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Zimbabwe Cricket Online volume 4, issue 3, 26 September 2002

We can only shake our heads at Zimbabwe's ill fortune

John Ward
We can only shake our heads at Zimbabwe's ill fortune. Heath Streak is out of the Pakistan series after dislocating his shoulder. Our one world-class bowler - although he did not look it in Sri Lanka, unfortunately - and our newly appointed captain. Will Stuart Carlisle be prevailed upon to take over again as a stop-gap?
CONTENTS Streak was probably bored, and fed up with the constant attendance of security guards, whom apparently he did not consult before leaving his hotel. In Zimbabwe they would be quite unnecessary, in spite of what the Australians may think. It really does not seem very satisfactory for the Zimbabwe team to be kept hanging around in Sri Lanka for a full week after being knocked out of the tournament. They were due back only on the afternoon of Thursday 26 September.
In the meantime, hopefully some of them took time to study those who will be their opponents in the World Cup later in the season. There are always some new players they have not played against before, and it would be time well spent to check them out in advance.
Most of the matches played during the past few days have been `dead matches', with teams that have already qualified or already been knocked out playing the minnows of the tournament. Certainly one batsman who impressed whoever the opposition was Steve Tikolo from Kenya, who seemed at times almost to be doing an Andy Flower job for his team. He is surely the best batsman in the world today who has not played Test cricket.
At the age of 31, will he ever play Test cricket? He deserves to, but in my opinion Kenya is not yet strong or experienced enough to deserve Test status. Bangladesh have been taken to the cleaners time and again during their brief time as a full member country, and Kenya would probably have the same happen to them were they promoted next year. Apart from Thomas Odoyo, Kenya's leading players are all about the 30-mark, have been the backbone of the team for several years, and their futures are limited. Their batting is strong but their bowling is frighteningly weak by international standards.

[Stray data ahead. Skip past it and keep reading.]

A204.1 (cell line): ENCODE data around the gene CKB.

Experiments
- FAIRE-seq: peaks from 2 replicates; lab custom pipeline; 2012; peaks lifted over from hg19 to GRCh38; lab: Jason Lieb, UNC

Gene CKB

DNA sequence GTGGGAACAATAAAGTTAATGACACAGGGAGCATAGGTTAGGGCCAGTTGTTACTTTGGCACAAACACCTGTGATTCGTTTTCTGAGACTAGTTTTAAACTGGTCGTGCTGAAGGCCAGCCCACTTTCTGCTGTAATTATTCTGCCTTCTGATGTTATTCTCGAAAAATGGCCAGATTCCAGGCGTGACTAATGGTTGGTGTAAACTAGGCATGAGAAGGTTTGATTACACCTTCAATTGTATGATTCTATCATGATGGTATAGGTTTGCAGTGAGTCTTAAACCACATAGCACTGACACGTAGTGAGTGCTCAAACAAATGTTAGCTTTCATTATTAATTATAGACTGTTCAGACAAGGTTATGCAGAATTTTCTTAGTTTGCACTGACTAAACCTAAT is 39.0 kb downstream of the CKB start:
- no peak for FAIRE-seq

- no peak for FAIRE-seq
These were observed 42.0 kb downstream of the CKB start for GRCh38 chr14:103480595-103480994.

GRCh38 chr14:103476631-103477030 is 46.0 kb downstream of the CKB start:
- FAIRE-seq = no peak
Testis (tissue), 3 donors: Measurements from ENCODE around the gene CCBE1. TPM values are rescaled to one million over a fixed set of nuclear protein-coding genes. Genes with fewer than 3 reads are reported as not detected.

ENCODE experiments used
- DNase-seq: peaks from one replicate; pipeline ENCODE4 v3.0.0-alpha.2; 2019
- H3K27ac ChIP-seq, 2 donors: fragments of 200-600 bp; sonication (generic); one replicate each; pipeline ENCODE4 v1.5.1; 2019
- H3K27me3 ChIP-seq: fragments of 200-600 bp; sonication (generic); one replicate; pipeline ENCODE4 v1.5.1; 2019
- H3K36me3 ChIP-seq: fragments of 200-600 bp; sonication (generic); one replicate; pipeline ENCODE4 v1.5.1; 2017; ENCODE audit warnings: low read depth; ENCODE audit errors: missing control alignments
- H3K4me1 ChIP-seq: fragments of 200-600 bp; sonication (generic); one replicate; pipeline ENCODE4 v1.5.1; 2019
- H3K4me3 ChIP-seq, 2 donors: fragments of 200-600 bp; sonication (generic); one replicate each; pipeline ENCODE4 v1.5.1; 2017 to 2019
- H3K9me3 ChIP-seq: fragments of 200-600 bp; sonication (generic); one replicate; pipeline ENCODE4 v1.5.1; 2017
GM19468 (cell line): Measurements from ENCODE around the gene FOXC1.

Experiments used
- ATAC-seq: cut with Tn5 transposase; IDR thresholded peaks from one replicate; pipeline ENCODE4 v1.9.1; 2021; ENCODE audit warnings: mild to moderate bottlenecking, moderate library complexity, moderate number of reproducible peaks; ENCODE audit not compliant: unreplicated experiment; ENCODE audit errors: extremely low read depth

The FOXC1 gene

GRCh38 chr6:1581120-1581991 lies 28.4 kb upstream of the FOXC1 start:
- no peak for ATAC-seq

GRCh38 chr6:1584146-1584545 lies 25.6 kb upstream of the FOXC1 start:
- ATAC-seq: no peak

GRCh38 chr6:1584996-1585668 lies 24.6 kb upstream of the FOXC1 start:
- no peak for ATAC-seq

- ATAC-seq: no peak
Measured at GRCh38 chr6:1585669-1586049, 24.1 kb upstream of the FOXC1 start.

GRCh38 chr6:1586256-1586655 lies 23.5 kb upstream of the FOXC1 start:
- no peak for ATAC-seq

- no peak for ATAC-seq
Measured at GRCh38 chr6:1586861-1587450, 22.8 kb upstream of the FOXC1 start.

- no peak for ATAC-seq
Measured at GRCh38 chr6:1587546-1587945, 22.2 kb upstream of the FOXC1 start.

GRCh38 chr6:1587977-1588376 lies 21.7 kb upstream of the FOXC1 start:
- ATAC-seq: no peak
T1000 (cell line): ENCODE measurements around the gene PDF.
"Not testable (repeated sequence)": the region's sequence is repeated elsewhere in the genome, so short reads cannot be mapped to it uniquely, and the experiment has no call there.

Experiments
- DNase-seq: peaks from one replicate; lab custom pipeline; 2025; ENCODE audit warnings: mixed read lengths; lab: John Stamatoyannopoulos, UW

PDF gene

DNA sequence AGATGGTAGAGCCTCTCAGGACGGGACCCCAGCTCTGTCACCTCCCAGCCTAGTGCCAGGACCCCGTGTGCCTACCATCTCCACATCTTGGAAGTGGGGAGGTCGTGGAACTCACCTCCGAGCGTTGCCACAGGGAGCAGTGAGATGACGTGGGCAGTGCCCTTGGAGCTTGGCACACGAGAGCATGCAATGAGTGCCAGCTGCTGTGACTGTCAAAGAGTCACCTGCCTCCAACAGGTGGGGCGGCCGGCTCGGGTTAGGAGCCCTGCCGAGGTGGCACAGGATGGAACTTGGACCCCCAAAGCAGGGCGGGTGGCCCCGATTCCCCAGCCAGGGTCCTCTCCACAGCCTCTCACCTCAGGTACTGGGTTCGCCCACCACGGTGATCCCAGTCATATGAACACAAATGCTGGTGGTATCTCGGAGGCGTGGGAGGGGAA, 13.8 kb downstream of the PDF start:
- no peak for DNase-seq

I feel the ICC must to a large extent take responsibility for Bangladesh's traumas and Kenya's unreadiness. Very little was done to give Bangladesh experience in the longer game before plunging them into Test cricket. Of the Bangladeshis, not a single one of their players had even ten first-class games to his credit before their promotion. Of the Kenyans, only Tikolo has achieved that number, and that only because he had a season with Border in South Africa.
How could the ICC possibly have plunged Bangladesh into Test cricket with such totally inadequate preparation? Zimbabwe were much better off, as we had two international touring teams to play first-class cricket in our country every season since we left the Currie Cup at independence in 1980. We created history by becoming the first new country not to lose its inaugural Test. Our preparation was thanks to the foresight of our administrators. That did not happen with Bangladesh and it is not happening with Kenya.
Bangladesh visit South Africa next month, where they can expect to be massacred, and Australia before too long. They will continue to suffer much humiliation. Had they been given the opportunity to prepare adequately in first-class cricket against quality opponents, at least they would have competed, as Zimbabwe did in virtually all our first few Test matches - in fact, our record then was better in some ways than our record over the last three years.
Kenya have called for more international matches for their team, and Zimbabwe has responded by inviting them to tour here in December for five one-day internationals. Kenya are much better at the one-day game, and Zimbabwe may well slip up if they are not careful and lose their first official match against a non-Test team. Let us hope for good weather, good cricket and good crowds - and good experience for the Kenyans. But it will not help them much towards being competitive at Test level, if they are awarded full membership next year, as is their aim.
On a final note, how refreshing it was to see the Dutch batsman walking when they knew they were out, instead of hanging around in the hope the umpire would blunder! Would that the Test-playing countries, Zimbabwe included, would play with such honesty.
This week, we include two interviews in our list of contents. Brian Murphy is on the comeback trail and he has enjoyed an excellent start with the bat in league cricket. And we somehow missed interviewing Academy student, former classmate of Tatenda Taibu and Hamilton Masakadza, earlier in the year, so we put that right this time by producing a brief biography of this pleasant and promising player.
Here is the National League fixture list for this Sunday, 29 September (home teams first):
Alexandra Sports Club v Old Hararians
Mutare Sports Club v Takashinga
Old Georgians v Kwekwe
Queens v Bulawayo Athletic Club
Universals v Harare Sports Club
Unfortunately no points table has yet been received, but Mutare, Takashinga (who clash on Sunday) and Universals have all won both their matches to date.